Sequencing of the alleles his7-1, lys9-A21 and trp1-289
Yeast DNA was prepared using genomic DNA purification Kit (Promega). DNA fragments, corresponding to ORFs were amplified with the following primers:
HIS7 (202 GGCAGCTATTGAAGTAGCAGTATCCAG and
LYS9 (192 CAGCAATAGATGATAGAAAGTAGCACAG and
TRP1 (188 GAGGGAGGGCATTGGTGACTATTG and
For each allele at least two independent PCR-products were sequenced using the following primers:
HIS7 (195 GATGTACGTACTAATGACCAAGGTG and
LYS9 (197 GCTAAATACTGGAAAGACGGAAAG and
TRP1 (177 GTCTGTTATTAATTTCACAGGTAGTTC).
Analysis of mRNA steady-state levels
Total RNA was prepared by hot-phenol extraction method from yeast culture grown in YPD medium to log phase OD600 = 0.5-0.8 as described . Five micrograms of each RNA sample were separated on a 1.2% agarose gel, containing 3% formaldehyde and transferred to nylon membrane, Z-probe (Bio-Rad). SUP45, HIS7, CYH2 and ACT1 transcripts were detected using gene-specific 32P-radiolabelled DNA probes. Radioactive signals were directly detected and quantified by STORM Phosphor Imager system (Molecular dynamics, USA).
Probes were synthesized using following oligos:
82 CATTTCGGCTTGTCTCC and 83 TCTGGCATCTAGTGATTAAATTC (for SUP45), 195 GATGTACGTACTAATGACCAAGGTG and 196 GTTACTTCATCCGCACCCTGTTGG (for HIS7), 186 GACTAGAAAGCACAGAGGTCACGTC and 187 GACTAGAAAGCACAGAGGTCACGTC (for CYH2), 175 CGAAGACTGAACTGGACGGTATATTG and 176 CCCTGTCAATGTTTCATAAGCCTC for ADE1, 192 CAGCAATAGATGATAGAAAGTAGCACAG and 193 CAAGCTTCAGGAACTACACTCTC (for LYS9), 215 AGGCTGTAATGGCTTTCTGGTGGGATGGGA and 216 GATATGTGCTATCCCGGCCGCCTCCATCAC (for scR1).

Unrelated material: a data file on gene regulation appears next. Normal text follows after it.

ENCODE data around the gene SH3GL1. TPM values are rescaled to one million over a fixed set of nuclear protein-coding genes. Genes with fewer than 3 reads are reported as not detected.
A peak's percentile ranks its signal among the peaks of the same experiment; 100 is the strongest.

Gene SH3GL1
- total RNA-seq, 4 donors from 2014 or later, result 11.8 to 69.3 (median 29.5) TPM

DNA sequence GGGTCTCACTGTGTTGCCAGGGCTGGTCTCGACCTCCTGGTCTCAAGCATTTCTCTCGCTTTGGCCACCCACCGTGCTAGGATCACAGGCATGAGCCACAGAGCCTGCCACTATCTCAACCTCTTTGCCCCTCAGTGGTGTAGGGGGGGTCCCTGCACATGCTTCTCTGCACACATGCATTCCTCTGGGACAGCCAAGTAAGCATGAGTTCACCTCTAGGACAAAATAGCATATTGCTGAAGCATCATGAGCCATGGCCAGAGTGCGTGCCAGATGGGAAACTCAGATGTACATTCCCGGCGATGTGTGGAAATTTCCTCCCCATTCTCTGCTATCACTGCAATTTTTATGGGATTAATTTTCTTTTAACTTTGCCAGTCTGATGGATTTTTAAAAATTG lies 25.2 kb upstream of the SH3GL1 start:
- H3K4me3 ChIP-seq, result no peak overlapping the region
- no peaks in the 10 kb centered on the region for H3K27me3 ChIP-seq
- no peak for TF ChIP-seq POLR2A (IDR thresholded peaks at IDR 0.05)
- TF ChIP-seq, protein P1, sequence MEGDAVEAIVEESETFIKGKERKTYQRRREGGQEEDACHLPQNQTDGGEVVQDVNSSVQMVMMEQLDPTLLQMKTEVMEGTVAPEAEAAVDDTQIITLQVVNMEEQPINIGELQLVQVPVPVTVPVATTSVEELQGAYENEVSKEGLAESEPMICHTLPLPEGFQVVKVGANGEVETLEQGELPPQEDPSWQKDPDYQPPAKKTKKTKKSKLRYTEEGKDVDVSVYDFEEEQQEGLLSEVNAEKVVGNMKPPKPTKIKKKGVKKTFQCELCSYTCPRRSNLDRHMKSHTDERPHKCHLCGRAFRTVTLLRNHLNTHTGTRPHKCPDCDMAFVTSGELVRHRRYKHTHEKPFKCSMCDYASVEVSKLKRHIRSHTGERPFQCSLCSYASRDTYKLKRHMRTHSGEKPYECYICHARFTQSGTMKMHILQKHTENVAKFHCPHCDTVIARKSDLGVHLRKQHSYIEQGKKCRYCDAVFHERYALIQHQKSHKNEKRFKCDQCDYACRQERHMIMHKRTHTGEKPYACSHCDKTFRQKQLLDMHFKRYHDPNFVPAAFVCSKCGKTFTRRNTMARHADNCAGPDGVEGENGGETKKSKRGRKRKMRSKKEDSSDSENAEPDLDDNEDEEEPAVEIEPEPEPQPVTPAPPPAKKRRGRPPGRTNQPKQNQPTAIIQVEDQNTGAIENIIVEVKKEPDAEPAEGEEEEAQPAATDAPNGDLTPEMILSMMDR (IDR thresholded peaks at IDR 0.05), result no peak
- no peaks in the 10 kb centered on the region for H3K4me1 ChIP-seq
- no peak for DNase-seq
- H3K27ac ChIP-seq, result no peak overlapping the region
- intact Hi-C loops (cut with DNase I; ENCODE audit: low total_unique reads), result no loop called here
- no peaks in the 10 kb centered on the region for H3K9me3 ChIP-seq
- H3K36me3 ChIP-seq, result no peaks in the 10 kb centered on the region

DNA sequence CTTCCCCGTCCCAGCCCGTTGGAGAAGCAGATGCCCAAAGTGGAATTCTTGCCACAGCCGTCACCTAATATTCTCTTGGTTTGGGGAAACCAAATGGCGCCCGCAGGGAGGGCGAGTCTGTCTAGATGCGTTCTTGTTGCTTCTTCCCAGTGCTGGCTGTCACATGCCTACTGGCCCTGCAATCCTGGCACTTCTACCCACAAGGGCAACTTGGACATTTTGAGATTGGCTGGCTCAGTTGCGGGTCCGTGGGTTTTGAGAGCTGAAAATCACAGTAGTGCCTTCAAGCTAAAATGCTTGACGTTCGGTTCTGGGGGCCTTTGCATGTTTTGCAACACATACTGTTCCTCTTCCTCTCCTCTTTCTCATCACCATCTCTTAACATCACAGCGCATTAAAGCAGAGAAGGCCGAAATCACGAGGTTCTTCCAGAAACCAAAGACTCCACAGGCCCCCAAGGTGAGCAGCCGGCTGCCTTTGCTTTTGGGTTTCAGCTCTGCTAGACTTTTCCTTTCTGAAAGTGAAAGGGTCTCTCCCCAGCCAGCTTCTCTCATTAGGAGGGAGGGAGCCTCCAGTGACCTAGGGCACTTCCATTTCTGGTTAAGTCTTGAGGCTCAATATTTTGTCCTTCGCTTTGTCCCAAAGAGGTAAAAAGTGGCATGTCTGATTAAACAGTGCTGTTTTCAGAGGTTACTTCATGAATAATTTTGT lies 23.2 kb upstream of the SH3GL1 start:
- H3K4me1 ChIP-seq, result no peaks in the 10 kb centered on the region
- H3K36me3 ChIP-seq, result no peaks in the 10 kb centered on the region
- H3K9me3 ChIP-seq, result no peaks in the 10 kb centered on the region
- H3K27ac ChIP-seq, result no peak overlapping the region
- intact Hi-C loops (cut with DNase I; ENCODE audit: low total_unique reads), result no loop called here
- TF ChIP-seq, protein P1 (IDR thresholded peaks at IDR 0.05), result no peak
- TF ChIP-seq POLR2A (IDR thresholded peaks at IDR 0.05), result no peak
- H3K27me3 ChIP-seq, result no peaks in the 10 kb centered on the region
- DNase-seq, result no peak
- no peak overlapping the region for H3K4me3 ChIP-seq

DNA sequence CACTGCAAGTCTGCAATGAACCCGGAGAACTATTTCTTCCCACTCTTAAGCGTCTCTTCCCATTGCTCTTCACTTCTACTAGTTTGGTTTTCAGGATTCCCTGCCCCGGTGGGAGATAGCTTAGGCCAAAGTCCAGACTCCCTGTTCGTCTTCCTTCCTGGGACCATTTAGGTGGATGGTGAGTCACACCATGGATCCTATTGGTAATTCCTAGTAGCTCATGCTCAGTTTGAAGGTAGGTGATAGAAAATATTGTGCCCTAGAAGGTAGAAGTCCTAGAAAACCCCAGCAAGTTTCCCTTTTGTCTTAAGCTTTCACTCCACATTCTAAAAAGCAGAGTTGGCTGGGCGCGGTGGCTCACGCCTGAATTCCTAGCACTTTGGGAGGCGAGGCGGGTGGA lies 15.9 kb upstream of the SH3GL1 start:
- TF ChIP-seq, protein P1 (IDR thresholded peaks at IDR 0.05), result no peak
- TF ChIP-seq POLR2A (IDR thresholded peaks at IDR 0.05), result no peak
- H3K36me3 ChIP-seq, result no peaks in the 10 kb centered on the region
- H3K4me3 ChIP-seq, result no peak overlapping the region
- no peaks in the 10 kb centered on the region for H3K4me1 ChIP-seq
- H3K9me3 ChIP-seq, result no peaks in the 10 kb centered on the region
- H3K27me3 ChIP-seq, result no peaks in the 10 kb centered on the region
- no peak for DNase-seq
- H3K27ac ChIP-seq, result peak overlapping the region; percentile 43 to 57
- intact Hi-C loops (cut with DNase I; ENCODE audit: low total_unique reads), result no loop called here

Hind III-Xba I fragment of plasmid pSK/actin was used as a probe for ACT1 (M. Vedel, Institut of M. Curie, Paris).
Protein isolation, SDS-PAGE electrophoresis, and western blotting were performed as described previously . Antibodies specific to eRF1 and eRF3 were described previously [18, 20], monoclonal anti-α-tubulin antibodies were described before . eRF1 and eRF3 and α-tubulin signals were detected using alkaline-phosphatase-coupled anti-rabbit immunoglobulin G secondary antibodies (Jackson) (for eRF1 and eRF3) or alcaline-phosphatase-coupled anti-mouse immunoglobulin G secondary antibodies (Jackson) (for tubulin) by Amersham ECF system (Amersham Pharmacia Biotech). Signals were quantified with STORM 840 Phosphor-Imager (Molecular dynamics, USA) and ImageQuantNT 5.2 software.
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This work was supported by grant from CRDF ST-012, S.C. is supported by grants from NATO and FEBS. We are very grateful to M. Culbertson and K. Volkov for kindly providing plasmid constructs, H.B.Osborne for critical reading of the manuscript, D. Kiktev, A. Petrova and J-P. Gagné for technical assistances. We also thank Michel Philippe for his support.
SC, carried out the molecular genetic studies and drafted the manuscript, VG, constructed all strains with UPF gene deletions, SM and CLG participated in the molecular genetic studies, GZ, designed the study, performed plasmid shuffle analysis and wrote the manuscript. All authors read and approved the final manuscript.